With big flower heads in beautiful colours, hydrangeas have a charm that’s hard to resist. While these flowering shrubs are low-maintenance, proper care will keep them blooming. They are not fussy about soil types and most, including the climbing Hydrangea, will grow in partial shade.
Let us help you get started with this summertime classic.
When and where to plant
Plant your shrubby hydrangea soon after purchase. The best time to plant is in spring or autumn. Containerised plants can be planted all year round as long as the soil is not frozen, too wet, or excessively dry in summer (but you can water them well if you really want to plant them then).
Hydrangea are a woodland plant with a preference for moist but well-drained soil with some sun and dappled shade or semishade. As a woodland plant, Hydrangea will thrive in the cooler part of the garden and is best planted away from the hot afternoon sun.
Having decided where to plant your Hydrangea, dig a hole at least 3 times the size of the root ball and deep enough so the level of the compost in its container is at soil level. Hydrangea should not be planted too deep, keep the level the same and water the hole well before planting. Hydrangea do not thrive on dry soil and will benefit from a mulch to retain moisture. Make sure the shrub is firmed in and well watered.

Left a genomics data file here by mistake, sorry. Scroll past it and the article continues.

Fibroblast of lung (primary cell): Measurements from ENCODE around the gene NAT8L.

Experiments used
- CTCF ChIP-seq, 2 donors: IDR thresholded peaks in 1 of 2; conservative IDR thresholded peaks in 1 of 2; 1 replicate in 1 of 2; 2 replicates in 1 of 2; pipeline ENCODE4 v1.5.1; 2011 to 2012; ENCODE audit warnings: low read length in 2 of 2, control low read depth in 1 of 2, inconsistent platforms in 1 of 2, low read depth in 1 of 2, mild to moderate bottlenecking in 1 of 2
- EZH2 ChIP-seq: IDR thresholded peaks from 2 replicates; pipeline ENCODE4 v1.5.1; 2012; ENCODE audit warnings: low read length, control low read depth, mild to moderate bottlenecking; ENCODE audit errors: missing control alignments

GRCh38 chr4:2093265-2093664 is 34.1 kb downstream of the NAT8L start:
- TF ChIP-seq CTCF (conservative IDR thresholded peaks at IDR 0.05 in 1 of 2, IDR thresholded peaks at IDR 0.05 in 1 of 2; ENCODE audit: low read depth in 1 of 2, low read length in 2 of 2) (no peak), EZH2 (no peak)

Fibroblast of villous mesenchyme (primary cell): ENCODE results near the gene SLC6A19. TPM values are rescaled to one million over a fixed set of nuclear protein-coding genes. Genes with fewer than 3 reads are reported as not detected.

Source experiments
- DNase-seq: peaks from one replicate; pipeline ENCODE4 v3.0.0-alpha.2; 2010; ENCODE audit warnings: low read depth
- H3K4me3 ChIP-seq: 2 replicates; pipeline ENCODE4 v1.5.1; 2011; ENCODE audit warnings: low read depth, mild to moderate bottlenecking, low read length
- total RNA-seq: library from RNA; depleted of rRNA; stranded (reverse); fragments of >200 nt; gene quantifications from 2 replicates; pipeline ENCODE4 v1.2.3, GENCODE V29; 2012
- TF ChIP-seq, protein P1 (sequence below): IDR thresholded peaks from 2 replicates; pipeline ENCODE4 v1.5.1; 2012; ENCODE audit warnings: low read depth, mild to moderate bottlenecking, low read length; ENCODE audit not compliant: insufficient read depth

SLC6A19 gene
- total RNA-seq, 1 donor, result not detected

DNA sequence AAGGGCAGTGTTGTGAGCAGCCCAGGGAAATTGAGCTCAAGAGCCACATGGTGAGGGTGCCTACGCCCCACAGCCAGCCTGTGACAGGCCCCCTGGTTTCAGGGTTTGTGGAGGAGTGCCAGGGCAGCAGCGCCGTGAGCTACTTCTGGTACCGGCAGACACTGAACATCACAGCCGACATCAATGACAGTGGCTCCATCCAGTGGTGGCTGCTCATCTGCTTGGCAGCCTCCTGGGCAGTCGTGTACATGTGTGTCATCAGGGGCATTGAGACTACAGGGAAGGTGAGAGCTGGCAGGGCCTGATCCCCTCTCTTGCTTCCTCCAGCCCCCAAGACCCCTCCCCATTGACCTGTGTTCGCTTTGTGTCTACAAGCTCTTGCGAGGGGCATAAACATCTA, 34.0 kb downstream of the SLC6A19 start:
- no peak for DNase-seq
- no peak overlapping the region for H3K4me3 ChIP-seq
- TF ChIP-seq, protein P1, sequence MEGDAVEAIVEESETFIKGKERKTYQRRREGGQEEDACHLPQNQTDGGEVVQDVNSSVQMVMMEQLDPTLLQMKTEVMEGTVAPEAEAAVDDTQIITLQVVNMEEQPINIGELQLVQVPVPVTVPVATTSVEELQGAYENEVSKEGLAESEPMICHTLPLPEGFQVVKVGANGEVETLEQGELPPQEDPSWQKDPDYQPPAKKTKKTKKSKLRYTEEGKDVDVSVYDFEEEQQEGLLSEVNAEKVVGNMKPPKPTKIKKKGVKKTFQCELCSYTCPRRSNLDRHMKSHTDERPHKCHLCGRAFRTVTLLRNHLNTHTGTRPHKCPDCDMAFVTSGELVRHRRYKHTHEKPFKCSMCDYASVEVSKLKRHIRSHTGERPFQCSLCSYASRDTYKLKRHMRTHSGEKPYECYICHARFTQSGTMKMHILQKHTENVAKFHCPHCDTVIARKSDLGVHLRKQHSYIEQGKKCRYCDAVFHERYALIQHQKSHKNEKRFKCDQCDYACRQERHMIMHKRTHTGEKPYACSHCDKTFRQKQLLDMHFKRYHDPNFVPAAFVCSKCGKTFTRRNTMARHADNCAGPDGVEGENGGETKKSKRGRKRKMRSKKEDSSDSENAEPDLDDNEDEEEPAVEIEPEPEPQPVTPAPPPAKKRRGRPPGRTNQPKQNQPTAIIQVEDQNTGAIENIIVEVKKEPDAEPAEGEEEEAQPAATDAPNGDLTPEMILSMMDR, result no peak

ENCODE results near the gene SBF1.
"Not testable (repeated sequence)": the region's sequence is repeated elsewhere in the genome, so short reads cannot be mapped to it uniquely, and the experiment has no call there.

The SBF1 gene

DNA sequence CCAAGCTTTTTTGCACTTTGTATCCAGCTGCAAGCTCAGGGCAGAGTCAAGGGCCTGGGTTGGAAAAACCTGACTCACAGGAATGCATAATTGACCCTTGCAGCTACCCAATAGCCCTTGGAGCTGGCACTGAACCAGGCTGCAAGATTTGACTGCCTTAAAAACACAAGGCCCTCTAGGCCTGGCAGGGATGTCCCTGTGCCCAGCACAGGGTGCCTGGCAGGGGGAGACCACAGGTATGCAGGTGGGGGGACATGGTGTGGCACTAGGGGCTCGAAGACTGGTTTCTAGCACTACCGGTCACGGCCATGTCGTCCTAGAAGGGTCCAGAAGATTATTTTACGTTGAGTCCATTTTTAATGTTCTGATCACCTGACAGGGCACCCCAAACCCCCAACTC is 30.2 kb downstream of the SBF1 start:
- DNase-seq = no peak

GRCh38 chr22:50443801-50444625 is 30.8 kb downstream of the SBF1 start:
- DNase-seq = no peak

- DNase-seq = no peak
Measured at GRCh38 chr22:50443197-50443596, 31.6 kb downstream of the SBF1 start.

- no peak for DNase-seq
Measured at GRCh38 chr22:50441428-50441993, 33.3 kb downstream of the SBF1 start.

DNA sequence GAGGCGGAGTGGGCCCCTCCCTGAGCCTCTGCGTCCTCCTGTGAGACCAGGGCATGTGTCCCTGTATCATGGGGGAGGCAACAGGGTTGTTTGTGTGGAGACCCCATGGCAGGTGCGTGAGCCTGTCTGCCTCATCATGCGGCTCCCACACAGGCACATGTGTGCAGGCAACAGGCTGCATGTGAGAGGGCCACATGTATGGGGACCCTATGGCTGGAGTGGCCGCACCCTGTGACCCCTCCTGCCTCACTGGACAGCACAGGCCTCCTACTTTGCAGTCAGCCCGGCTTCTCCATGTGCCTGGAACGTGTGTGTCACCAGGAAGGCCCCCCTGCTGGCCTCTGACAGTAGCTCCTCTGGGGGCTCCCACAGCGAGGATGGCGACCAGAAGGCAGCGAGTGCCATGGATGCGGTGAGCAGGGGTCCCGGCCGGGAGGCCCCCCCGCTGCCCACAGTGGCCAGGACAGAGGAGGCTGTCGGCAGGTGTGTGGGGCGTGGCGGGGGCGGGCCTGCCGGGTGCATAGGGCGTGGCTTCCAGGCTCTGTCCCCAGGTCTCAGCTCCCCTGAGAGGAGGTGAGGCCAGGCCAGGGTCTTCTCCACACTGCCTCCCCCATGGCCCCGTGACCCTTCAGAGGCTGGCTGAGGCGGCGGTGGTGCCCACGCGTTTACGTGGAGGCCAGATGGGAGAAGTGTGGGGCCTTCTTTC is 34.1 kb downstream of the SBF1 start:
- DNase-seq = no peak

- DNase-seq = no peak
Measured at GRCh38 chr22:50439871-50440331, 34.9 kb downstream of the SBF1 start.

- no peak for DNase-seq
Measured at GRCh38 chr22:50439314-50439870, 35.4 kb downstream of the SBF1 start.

Growing Hydrangea in containers
Hydrangea are not ideal for growing in containers because they can get large, and their roots quickly expand into the container. In addition, Hydrangea do not do well when grow in dry soil or dry out. All plants grown in containers are at risk of drying out because of the relatively small growing area.
Whilst many Hydrangeas do get large, new varieties are being developed all the time and there are now many smaller patio varieties which would be more suitable for growing in a container. If space is a premium Hydrangea can be container grown, most important is to plant into a large container and that it is placed out of the hot sun and kept well watered.
Pruning depends on variety and flowering season. If not pruned regularly the plants can become drawn and straggly. It is best to leave pruning of late flowering forms until the spring, so that the old growth provides some frost protection. On many varieties it is possible to cut the whole shrub down to ground level, if necessary.
For more information and our full range of beautiful Hydrangeas, please visit us in store where our expert outdoor plant team will help you with all your questions.